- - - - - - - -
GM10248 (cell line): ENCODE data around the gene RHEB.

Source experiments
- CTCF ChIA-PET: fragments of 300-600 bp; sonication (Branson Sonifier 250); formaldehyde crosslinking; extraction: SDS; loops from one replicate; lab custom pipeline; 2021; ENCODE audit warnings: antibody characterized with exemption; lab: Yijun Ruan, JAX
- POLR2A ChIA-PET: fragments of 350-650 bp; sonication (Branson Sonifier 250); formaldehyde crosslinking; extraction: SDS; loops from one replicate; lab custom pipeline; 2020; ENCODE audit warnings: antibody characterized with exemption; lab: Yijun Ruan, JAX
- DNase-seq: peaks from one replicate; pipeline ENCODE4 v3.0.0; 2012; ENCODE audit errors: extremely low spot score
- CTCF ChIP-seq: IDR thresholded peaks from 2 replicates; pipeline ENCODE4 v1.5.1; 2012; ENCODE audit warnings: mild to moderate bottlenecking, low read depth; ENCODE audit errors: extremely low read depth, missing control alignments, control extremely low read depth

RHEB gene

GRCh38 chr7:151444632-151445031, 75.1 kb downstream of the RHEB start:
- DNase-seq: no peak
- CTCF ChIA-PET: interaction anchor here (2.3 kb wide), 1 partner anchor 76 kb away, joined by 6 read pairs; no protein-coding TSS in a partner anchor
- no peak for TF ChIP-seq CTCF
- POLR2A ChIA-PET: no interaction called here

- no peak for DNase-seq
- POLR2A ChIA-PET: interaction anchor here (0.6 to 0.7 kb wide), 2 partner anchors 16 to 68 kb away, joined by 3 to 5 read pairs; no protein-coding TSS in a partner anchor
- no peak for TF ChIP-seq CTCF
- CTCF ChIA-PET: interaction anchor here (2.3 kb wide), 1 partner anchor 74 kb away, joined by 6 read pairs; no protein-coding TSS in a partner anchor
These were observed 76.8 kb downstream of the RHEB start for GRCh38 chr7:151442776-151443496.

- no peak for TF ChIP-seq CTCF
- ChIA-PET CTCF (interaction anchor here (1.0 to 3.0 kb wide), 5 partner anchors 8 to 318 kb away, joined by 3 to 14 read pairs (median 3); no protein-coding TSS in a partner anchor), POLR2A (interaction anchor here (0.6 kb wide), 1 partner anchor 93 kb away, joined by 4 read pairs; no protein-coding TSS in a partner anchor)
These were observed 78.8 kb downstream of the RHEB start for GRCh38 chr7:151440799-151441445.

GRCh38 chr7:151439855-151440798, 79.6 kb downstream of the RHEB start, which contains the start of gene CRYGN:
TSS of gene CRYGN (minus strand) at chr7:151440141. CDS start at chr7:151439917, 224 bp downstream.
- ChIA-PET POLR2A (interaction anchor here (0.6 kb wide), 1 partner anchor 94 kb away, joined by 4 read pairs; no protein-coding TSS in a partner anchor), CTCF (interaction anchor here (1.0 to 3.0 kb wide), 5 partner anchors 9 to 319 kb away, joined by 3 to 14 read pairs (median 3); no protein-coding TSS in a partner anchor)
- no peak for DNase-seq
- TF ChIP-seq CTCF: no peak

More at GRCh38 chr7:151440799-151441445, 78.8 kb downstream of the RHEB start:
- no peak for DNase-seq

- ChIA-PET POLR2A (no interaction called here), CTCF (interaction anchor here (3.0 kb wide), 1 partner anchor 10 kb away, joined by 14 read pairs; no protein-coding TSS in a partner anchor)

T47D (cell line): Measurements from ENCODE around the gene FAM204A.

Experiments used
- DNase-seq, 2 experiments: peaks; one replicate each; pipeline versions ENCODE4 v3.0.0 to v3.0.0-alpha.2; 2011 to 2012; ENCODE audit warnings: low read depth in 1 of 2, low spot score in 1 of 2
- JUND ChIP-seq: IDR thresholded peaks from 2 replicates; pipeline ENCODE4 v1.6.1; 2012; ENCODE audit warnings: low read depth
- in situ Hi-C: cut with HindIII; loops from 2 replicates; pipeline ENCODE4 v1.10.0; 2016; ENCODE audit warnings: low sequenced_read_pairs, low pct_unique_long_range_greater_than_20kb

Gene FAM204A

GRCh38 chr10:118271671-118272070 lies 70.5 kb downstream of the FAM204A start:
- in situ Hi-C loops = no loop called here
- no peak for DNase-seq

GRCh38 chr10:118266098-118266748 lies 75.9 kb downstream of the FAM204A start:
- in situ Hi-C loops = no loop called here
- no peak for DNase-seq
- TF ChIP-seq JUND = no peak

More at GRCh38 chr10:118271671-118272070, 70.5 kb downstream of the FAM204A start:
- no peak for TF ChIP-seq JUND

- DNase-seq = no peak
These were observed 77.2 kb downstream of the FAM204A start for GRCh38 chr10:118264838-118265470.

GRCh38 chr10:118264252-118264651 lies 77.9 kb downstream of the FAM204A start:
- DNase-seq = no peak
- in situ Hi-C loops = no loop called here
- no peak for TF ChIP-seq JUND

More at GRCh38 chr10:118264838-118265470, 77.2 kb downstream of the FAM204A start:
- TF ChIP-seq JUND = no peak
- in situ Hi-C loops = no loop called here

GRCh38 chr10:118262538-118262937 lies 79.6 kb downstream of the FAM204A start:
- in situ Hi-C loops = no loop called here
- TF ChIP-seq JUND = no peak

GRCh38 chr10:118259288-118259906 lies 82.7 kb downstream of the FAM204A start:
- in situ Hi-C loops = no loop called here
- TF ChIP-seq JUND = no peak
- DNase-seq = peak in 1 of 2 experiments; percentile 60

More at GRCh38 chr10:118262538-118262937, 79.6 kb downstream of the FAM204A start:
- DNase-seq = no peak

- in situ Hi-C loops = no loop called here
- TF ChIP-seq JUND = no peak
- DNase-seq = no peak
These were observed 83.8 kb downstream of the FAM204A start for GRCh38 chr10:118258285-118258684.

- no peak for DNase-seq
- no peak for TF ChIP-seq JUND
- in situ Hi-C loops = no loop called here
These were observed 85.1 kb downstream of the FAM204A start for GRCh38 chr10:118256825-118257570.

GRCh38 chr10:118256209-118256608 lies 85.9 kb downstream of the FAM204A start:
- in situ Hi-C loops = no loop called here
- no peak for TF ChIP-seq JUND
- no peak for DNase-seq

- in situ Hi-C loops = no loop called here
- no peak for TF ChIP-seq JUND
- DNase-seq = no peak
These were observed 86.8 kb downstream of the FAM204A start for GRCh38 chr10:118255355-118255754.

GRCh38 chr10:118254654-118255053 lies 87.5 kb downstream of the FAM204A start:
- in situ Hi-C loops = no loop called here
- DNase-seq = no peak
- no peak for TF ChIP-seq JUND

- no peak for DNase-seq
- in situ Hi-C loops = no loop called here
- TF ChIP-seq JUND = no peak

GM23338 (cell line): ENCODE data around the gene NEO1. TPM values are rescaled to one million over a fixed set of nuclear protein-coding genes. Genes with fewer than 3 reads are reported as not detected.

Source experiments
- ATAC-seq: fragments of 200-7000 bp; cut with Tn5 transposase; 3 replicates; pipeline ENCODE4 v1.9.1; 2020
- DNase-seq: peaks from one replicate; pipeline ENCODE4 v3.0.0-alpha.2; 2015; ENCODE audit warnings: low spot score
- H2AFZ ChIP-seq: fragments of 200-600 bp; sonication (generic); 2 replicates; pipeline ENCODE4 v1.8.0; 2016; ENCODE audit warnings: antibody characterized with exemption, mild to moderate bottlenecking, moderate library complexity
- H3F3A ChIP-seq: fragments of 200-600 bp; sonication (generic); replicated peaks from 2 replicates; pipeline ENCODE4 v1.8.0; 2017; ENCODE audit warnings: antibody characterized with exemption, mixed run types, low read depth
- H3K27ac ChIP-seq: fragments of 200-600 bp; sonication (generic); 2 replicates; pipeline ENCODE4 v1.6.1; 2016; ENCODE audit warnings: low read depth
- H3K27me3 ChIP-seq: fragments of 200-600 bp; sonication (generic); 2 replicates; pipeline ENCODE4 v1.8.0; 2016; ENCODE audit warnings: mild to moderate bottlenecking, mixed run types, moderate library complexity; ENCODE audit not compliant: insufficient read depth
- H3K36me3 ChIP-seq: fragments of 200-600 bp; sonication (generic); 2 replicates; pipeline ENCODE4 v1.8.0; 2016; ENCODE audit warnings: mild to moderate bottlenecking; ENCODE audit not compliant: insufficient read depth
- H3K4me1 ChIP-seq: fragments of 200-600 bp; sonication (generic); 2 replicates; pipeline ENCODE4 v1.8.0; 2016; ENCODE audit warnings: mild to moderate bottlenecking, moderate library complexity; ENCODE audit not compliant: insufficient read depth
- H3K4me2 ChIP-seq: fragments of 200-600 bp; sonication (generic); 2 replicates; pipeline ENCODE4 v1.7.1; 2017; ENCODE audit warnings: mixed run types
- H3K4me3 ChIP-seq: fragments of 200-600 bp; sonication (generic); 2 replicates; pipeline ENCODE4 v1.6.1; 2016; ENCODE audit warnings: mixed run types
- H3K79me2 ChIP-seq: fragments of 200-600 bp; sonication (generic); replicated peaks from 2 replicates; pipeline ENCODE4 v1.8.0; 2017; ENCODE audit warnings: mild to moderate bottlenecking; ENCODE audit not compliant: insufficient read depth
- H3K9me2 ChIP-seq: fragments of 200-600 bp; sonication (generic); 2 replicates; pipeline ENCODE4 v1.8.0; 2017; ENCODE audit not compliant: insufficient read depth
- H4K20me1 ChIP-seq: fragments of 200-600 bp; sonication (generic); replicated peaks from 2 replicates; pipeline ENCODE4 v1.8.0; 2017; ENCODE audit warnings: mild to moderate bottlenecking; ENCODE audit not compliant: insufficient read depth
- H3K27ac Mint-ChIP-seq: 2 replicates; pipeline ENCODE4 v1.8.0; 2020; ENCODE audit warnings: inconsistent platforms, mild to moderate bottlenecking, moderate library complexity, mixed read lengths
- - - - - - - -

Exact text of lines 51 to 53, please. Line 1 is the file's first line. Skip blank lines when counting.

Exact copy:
- TF ChIP-seq JUND = no peak
- in situ Hi-C loops = no loop called here

GRCh38 chr10:118262538-118262937 lies 79.6 kb downstream of the FAM204A start: